"For psychoanalysis, the symptom is not a "disorder", it is a silenced truth that needs to be heard. The symptom includes the paradoxical satisfaction that leads to suffering ("jouissance"). Treatment is a dialectical procedure, which brings to the surface the weight of jouissance that words carry. Words encircle the truth without the subject being aware of it. Grasping these two faces of the symptom -- language and jouissance -- allows the subject to read his story and to make it his again. Then he can let go of a part of his jouissance and become responsible for its remainder in a life that does not necessarily conform to common morality, but is no less lawful for it. The psychoanalyst, having been analyzed himself, is one who has detached himself from this fantasmatic juouissance. Free of prejudice, he can then enable the patient to invent his own bespoke response, the one that fits him."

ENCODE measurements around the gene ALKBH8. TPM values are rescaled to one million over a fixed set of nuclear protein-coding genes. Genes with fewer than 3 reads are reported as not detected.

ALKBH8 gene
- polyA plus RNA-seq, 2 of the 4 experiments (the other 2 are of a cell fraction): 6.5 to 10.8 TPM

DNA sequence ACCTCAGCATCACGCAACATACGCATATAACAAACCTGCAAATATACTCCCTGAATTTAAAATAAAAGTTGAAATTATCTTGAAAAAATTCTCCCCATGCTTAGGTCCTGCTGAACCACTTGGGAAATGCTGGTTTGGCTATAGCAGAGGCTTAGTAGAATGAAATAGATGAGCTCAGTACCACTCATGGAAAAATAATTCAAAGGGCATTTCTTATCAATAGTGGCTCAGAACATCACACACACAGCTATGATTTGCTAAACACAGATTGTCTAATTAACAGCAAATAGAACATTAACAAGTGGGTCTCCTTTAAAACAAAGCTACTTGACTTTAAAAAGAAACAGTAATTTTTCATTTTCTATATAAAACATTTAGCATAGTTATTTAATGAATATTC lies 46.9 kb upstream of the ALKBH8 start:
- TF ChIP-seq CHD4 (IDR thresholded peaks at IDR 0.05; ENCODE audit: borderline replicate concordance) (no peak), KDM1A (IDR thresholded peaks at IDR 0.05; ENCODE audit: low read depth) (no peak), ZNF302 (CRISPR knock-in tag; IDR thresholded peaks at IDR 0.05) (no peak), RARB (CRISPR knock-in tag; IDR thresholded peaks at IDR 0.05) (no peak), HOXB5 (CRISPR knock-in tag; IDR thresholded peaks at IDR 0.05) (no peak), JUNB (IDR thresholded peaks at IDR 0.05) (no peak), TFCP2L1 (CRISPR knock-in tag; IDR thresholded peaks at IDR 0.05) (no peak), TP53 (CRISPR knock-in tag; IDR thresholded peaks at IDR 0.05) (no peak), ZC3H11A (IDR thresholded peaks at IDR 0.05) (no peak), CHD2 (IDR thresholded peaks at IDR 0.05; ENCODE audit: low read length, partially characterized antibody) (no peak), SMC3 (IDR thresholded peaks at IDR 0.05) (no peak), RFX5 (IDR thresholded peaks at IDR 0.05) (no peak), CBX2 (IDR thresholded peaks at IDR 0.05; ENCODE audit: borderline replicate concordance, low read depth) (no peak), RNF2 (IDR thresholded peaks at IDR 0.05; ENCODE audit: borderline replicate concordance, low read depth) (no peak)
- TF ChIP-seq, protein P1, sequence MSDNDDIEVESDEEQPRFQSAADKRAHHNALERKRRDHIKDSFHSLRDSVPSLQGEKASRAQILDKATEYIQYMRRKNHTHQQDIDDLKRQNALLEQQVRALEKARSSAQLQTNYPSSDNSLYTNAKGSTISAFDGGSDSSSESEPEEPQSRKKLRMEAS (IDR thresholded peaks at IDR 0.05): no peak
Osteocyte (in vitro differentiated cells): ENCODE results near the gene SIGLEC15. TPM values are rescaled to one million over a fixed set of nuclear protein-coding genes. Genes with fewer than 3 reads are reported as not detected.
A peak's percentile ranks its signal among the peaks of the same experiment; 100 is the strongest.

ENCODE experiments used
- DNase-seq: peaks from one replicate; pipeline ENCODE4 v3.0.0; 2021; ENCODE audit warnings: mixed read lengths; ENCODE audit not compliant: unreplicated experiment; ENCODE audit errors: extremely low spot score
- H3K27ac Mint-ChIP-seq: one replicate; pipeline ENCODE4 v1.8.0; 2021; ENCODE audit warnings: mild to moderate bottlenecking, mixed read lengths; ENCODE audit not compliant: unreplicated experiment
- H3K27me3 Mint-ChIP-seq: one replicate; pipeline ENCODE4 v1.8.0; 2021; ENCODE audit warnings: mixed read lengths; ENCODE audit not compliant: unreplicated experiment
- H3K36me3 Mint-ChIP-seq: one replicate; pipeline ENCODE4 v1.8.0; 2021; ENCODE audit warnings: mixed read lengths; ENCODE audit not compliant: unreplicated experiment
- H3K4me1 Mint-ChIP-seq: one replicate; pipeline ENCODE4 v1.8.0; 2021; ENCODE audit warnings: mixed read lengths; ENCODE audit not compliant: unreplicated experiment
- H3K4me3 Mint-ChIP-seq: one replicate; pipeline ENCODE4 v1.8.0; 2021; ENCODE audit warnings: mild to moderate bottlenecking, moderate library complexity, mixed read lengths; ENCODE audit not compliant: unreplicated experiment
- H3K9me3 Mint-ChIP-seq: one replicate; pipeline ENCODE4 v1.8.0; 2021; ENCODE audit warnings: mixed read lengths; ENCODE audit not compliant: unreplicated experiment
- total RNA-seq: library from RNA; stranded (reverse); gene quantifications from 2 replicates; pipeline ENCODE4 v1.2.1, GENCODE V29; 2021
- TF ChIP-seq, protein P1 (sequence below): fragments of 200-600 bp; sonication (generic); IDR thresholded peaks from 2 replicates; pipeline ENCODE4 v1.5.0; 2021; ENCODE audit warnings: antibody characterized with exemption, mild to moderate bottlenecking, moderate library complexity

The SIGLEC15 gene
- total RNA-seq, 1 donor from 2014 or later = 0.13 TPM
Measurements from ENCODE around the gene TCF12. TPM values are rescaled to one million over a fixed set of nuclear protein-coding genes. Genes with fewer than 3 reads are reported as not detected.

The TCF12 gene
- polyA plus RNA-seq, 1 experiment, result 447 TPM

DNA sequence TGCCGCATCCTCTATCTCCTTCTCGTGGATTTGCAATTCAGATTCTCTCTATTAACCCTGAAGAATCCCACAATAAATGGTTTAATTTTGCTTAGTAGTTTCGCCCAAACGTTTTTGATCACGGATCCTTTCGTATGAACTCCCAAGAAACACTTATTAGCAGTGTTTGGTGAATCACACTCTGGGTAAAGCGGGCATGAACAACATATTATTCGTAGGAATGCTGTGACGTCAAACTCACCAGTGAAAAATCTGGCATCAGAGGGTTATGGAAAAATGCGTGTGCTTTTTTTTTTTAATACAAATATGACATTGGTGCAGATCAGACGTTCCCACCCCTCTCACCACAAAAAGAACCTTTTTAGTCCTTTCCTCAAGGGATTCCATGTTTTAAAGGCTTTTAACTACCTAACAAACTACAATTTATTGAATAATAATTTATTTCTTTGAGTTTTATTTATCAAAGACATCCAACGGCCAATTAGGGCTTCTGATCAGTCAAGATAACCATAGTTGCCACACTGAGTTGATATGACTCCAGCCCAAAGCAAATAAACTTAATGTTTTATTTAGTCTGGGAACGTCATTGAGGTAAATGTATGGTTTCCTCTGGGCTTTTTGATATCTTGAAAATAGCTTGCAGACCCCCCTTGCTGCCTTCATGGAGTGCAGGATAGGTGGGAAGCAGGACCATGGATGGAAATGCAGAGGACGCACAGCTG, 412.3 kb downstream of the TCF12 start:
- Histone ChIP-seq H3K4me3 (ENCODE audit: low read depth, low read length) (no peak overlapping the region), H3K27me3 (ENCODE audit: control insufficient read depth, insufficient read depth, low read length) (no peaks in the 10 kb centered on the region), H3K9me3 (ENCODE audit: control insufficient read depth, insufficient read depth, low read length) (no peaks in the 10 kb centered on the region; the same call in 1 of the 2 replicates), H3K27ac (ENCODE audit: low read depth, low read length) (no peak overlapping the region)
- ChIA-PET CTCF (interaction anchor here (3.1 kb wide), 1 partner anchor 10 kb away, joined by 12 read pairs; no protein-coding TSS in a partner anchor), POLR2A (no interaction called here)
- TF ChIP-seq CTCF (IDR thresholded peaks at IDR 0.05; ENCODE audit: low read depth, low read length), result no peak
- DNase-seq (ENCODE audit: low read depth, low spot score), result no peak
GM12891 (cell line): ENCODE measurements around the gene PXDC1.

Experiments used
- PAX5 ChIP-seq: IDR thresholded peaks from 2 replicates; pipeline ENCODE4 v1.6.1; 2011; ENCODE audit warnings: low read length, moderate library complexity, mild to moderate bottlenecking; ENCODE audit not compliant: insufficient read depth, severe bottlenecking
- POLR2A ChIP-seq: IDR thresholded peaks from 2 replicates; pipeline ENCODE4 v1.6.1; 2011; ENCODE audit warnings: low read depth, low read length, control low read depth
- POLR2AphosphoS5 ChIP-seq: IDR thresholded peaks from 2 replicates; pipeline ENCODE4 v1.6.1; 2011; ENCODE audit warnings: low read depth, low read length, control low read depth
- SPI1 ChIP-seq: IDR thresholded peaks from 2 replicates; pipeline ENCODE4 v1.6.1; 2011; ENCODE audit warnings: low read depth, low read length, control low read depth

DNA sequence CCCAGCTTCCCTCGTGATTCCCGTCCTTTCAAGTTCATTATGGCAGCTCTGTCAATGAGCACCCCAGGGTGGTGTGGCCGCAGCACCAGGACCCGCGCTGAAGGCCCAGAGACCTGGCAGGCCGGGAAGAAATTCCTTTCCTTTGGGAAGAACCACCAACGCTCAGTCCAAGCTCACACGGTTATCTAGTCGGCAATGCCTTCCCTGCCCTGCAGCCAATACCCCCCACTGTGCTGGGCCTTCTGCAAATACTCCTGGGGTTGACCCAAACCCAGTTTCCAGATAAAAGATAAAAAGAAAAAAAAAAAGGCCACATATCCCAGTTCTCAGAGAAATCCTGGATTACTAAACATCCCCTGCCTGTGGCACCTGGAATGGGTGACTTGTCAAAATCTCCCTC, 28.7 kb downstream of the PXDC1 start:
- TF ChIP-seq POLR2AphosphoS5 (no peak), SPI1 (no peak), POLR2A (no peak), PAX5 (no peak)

The Failed Assassination of Psychoanalysis: The Rise and Fall of Cognitivism